Threat of default

Metinvest is asking creditors to restructure its debts

Metinvest is asking creditors to restructure its debts
Photo: Ivan Chernichkin

The Metinvest Mining and Steel Group proposed to postpone US $500 mn in payments for Eurobonds with a coupon of 10.25% and maturity in May 2015. Such intentions of the company were reported by the Irish Stock Exchange.

The issuer offered to give holders 20% of the amount owed to them in 2015 and exchange the rest for new bonds with a coupon of 10.5% and maturity in November 2017. The exchange will take place if it is accepted by 90% of the bond holders. Those that agree to such restructuring by October 31 will receive an additional one-time bonus of 1% of the nominal amount of the bonds they own.

Desperate measure

Metinvest did not reply to Capital’s request. Experts believe that due to the situation in the east of Ukraine, Metinvest would be unable to pay off its debts to investors without external support. Senior Analyst at the Art Capital Investment Group Oleksiy Andriychenko says the company has shown good results in the first half of the year; in particular the company’s net profits grew by 46% compared with the H1 2013 due to devaluation, but in Q3 Metinvest ran into certain financial problems in connection the hostilities in eastern Ukraine.

The expert says it is expected that the second half of the year may be a failure and the company’s EBITDA will fall by two times compared with the first half of the year. “In this situation, the company’s risks have significantly increased and the yield on bonds maturing next year has substantially increased, which is an indication of the lack of trust on the part of investors as to their full repayment,” says Andriychenko.

According to the estimates of Investment Analyst at the Eavex Capital Investment Company Ivan Dzvinka, in 2015 Metinvest has to make payments on obligations to the tune of approximately US $1.35 bn. He says that at the beginning of this year the company was able to repay Eurobonds with no trouble, but now even though full repayment is possible thanks to the internal resources of the company, it will not be optimal for operating activities, as it will severely exhaust the financial resources of Metinvest.

Analysts interviewed by Capital say Metinvest’s chances of negotiating restructuring with bondholders are quite high. As an argument they cite the findings of the Fitch Rating Agency, which put the individual rating of the company above the sovereign rating of Ukraine. It is worth expecting a storm of proposals for the restructuring of financial commitments of Ukrainian companies (or non-residents owning assets in Ukraine), the bonds of which will be repaid in 2014–2015. Among the likely initiators of restructuring Andriychenko names DTEK, MKhP and Avangard. The agricultural company Mriya has already submitted its proposal to restructure bonds maturing in 2016 (previously it missed a coupon payment), but was rejected by creditors.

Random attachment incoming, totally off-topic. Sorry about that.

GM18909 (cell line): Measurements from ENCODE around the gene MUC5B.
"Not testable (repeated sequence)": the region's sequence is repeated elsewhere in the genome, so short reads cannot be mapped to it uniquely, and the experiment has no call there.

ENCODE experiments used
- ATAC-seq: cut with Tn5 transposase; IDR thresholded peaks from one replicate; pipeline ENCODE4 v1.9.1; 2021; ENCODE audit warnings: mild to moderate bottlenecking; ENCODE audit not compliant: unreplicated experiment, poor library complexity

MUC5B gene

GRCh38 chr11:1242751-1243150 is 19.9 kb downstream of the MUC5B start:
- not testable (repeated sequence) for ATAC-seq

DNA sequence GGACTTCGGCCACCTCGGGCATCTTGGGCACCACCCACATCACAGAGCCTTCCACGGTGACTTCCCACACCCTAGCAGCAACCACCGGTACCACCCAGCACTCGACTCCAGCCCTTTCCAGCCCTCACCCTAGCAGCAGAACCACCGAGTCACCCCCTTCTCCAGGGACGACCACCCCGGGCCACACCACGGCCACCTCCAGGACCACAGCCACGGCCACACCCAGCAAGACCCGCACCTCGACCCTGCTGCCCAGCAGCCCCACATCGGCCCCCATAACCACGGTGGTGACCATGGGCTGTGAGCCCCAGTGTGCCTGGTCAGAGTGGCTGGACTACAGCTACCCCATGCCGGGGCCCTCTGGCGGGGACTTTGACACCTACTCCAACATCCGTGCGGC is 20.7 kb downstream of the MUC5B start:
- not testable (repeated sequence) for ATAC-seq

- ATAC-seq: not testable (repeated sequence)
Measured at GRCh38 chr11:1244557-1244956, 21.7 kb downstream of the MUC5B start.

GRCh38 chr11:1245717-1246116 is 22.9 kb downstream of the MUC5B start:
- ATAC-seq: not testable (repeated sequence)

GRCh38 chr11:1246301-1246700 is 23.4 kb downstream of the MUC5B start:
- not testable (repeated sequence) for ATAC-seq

Market environment

The situation on the global market is also not favorable for the financial stability of Ukraine’s mining and metallurgical complex. Some market players believe that the 40% drop in iron ore prices since the beginning of the year to US $80 per 1 t will have a negative impact on the mining division of Metinvest, which is a generator of its EBITDA index, seeing as this year the company increased exports of such raw materials. However, next year a further decline in prices of iron ore is not anticipated and even at the end of this year they could shoot up to US $100 per 1 t, said Andriychenko. This means the company will see higher profits.

“In general, the situation in the mining division of Metinvest will be neutral next year. On the one hand, its facilities and capacities for extraction of iron ore are located outside of the combat zone and a decline in prices on the market is not predicted. On the other hand, the further devaluation of the hryvnia will be happening on the background of inflation growth of the company’s expenses. For this reason, the positive effect from devaluation will be for naught”.

Experts note that in the steel segment the situation is more uncertain and in the event of aggravation of the conflict in the east of Ukraine, Metinvest’s two largest plants could be in danger, in particular Azovstal and the Mariupol Illyich Iron & Steel Works. At the same time, the climate on the steel market does not promise any positive changes next year either.

The Worldsteel Association downgraded its forecast of the growth of global demand for steel from 3% to 2%. Andriychenko says this year the steel prices dropped by 10%, and the decline will continue next year, while they are most likely to stabilize in 2016. The situation on the Russian market is not promising for the company, especially taking into account that this year its sales to Russia fell by one third, says Dzvinka. However, commenting on the financial performance of the group in January–June 2014 the other day, representatives of the company reported that they managed to redirect supplies to Europe, the Middle East and North Africa. Ukrainian metallurgists are also in trouble because China is increasing its exports of metal products.

These are not all the difficulties that Ukrainian metallurgical enterprises have faced this year. Today, companies are suffering from declining exports of products due to problems with delivery to ports by rail, said Deputy CEO at ArcelorMittal Kryviy Rih Volodymyr Tkachenko. He says despite the fact that the company makes advance payments for the services of Ukrzaliznytsya, it grants only 30–40% of applications and attributes the inability to fill them 100% to the lack of diesel fuel. Tkachenko says such a situation paralyzes the company’s export and leads to overstocking.

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